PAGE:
Getty Images this week announced the winners of its Instagram Grant, a program started to support photographers sharing stories from underrepresented communities around the world. Three photographers were selected this year who will each receive $10,000.
Now in its second year, the Getty Instagram Grant has moved beyond still photography to include videographers and any other visual artists telling local stories on Instagram.
“Every day, people around the globe capture and share poignant moments on Instagram, inspiring others to see things in a new way,” Director of Community at Instagram Amanda Kelso said in a statement released by Getty. “We are honored to highlight the visual work of this year’s winners, who each offer a striking glimpse into rarely seen worlds.”
Christian Rodriguez, of Uruguay, was awarded the grant for his documentary project Teen Mom, which tells stories of teen pregnancy in Latin America. He hopes to raise awareness of how this impacts local communities and has found that Instagram is the perfect medium for a project looking to connect with young people.
Indian photographer Ronny Sen received the grant for his work documenting the 100-year coal fires burning in mineral-rich Jharia. Sen uses a combination of still photography and video to tell the stories of the people living and working in an apocalyptic-like landscape.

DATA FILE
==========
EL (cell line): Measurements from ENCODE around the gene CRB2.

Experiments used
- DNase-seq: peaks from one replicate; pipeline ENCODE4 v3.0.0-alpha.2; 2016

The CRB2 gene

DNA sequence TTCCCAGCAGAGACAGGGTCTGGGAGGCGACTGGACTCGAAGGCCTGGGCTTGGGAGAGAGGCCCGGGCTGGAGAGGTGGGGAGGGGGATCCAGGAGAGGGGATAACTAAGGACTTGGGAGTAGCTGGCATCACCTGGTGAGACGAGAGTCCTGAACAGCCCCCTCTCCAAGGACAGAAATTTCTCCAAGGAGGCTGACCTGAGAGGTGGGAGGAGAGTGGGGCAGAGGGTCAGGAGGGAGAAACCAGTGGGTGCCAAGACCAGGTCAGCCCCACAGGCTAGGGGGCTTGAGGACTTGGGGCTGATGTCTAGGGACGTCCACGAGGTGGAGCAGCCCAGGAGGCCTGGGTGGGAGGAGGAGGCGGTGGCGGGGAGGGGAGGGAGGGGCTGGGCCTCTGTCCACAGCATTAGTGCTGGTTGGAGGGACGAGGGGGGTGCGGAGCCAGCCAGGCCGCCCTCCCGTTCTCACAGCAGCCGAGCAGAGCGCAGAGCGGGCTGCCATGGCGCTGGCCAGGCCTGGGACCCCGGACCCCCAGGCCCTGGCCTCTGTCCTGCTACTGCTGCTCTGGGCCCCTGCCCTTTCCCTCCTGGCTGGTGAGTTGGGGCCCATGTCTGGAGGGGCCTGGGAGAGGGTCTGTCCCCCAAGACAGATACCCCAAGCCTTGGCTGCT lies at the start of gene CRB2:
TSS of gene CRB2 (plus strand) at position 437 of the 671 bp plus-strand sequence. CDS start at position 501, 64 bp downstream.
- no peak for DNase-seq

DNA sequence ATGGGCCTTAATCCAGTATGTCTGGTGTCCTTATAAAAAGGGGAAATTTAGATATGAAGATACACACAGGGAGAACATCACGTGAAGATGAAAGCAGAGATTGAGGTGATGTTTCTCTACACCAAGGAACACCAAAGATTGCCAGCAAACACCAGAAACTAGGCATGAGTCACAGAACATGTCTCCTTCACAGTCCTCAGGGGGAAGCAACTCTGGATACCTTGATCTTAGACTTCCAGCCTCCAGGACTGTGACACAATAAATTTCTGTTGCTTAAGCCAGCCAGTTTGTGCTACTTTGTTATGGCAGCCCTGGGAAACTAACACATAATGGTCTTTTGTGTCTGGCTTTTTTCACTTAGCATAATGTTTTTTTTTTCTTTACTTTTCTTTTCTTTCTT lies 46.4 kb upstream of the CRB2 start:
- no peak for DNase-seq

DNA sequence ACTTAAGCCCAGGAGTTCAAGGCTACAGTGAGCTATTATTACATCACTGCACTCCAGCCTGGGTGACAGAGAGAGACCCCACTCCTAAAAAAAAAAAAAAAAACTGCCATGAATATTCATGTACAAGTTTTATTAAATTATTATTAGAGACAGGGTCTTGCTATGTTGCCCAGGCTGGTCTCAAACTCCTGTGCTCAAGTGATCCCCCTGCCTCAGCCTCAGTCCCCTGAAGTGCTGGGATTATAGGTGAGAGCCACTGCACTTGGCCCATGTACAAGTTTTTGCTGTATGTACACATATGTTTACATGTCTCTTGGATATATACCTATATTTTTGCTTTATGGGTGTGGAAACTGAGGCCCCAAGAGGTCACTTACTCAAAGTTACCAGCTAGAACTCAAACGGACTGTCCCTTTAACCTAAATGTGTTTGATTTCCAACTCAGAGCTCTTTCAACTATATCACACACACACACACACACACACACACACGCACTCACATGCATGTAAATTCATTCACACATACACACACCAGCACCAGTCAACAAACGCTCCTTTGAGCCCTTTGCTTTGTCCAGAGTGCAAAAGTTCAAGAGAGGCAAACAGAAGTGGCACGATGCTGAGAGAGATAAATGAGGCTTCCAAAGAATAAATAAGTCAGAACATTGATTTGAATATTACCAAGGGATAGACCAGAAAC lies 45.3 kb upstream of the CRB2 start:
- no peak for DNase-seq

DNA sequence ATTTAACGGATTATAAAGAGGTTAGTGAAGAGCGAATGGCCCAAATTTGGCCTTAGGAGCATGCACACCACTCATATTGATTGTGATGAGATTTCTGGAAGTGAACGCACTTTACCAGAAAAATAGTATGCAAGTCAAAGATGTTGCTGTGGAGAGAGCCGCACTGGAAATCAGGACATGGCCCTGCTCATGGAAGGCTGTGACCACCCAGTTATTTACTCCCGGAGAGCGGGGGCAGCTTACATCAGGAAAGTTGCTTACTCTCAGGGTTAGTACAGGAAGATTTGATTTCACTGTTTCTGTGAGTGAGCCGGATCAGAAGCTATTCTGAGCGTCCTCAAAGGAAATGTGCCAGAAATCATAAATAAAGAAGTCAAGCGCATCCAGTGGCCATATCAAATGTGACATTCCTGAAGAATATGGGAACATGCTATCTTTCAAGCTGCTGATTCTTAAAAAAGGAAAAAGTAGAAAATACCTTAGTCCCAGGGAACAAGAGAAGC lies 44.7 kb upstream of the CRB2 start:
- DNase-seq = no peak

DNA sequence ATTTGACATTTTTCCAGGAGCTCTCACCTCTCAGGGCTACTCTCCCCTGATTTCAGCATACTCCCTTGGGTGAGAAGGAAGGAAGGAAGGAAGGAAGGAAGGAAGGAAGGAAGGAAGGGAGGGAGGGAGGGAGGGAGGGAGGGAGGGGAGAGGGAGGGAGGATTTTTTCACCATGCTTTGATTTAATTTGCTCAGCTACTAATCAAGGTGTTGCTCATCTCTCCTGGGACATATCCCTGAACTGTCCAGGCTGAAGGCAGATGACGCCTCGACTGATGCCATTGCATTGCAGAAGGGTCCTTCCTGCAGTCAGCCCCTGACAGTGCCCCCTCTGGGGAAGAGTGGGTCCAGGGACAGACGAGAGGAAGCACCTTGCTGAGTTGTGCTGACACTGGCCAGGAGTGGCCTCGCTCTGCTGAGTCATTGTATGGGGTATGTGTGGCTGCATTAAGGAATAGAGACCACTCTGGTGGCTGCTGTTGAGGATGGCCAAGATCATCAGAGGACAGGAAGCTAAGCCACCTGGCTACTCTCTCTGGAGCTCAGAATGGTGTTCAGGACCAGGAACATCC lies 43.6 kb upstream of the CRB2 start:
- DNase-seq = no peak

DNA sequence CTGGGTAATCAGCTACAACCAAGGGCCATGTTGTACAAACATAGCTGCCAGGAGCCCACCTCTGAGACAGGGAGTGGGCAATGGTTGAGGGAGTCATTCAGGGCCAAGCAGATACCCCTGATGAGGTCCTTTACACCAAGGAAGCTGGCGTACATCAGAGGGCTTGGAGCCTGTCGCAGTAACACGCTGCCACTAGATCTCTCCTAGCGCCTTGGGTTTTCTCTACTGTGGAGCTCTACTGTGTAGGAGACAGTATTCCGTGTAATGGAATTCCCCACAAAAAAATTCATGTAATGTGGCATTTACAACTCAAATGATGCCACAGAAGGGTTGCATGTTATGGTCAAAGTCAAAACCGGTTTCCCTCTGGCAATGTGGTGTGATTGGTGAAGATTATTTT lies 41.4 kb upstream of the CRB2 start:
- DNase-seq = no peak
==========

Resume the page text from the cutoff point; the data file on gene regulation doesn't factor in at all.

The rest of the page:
Finally, iPhone-only photographer Girma Berta captures life on the streets of his home city of Addis Ababa, Ethiopia. With a background in graphic design and painting, he combines photography with fine art. Instagram has provided him with a platform to share his work with the world.
In addition to the grant money, each recipient will be showing work at Photoville in New York, which opened on Wednesday and runs through the weekend. More than just a gallery show, Photoville is an annual photography festival that’s free to the public. Last year, it drew over 72,000 visitors.
The Getty Images Instagram Grant was started in order to recognize work being done outside of the mainstream media, and to provide opportunities for emerging artists working on projects of social importance. For more information on the program and how to apply, visit the official website.